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Rehabil Nurs. 2018 Oct 12. doi: 10.1097/rnj.0000000000000186. [Epub ahead of print]

A Feasibility Study of a Multifaceted Walking Intervention to Maintain the Functional Mobility, Activities of Daily Living, and Quality of Life of Nursing Home Residents With Dementia.

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Department of Occupational Therapy and Occupational Science, Faculty of Medicine, University of Toronto, Toronto, Ontario, Canada.
Lawrence S. Bloomberg Faculty of Nursing, University of Toronto, Toronto, Ontario, Canada.
Department of Physical Therapy and Rehabilitation Sciences Institute, University of Toronto, Toronto, Ontario, Canada.
Toronto Rehabilitation Institute-University Health Network, Toronto, Ontario, Canada.



The aim of the study was to evaluate the feasibility, acceptability, and efficacy of a multifaceted walking intervention (MWI) aimed to maintain the functional mobility, activities of daily living function, and quality of life of long-term care home residents with dementia.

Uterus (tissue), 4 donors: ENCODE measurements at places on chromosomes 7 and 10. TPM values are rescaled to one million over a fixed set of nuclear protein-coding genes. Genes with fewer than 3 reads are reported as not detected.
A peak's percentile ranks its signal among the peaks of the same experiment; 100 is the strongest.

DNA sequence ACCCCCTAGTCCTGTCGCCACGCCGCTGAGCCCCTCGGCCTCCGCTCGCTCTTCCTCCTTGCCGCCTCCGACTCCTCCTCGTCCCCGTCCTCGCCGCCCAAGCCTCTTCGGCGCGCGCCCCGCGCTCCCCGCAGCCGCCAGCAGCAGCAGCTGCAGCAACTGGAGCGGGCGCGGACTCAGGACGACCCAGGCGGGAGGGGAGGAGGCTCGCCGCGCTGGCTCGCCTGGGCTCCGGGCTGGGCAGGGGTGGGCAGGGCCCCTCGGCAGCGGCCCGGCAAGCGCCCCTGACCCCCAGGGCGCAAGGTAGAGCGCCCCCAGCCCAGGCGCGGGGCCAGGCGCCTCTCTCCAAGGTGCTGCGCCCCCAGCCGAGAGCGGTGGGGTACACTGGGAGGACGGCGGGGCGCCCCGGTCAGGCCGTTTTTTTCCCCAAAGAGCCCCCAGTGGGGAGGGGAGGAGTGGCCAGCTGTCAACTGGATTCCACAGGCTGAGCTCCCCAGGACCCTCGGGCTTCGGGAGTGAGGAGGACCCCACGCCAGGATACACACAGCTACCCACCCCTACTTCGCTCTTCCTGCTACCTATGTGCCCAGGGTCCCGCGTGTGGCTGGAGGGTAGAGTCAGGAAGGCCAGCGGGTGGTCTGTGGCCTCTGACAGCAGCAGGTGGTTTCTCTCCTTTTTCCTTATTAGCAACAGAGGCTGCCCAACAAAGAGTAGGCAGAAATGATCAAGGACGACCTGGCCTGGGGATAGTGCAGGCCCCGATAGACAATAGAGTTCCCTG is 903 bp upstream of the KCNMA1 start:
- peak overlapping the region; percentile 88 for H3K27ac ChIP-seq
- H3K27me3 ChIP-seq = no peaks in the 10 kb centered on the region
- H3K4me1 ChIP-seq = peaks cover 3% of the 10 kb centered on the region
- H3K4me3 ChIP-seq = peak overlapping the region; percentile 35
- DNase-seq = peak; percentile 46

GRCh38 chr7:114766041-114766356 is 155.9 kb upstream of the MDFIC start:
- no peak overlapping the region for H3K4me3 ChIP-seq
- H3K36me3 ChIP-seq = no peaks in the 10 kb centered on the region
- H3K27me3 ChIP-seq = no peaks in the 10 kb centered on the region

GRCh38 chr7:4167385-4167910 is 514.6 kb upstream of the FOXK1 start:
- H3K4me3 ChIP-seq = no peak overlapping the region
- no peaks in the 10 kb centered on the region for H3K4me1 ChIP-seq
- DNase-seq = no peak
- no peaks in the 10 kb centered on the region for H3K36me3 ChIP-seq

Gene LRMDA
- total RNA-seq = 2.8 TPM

A quasiexperimental time-series design was used. The 4-month intervention provided one-on-one walking 2-4 days a week, guided by an individualized communication care plan and interviews with collaterals and staff.


The MWI was feasible based on high recruitment and adherence rates (86% and 94%, respectively) and highly acceptable to stakeholders. Residents (n = 25) showed significant improvements after the intervention: Timed Up-and-Go (-8.85 seconds, p = .00), Two-Minute Walk Test (27.47 m, p = .00), Functional Independence Measure (0.72, p = .00), and Alzheimer's Disease-Related Quality of Life (2.44, p = .05).


The MWI was feasible and improved functional mobility compared to usual care.


Physical activity delivered with a person-centered care was feasible and may be beneficial to mitigate decline in long-term care home residents with dementia.

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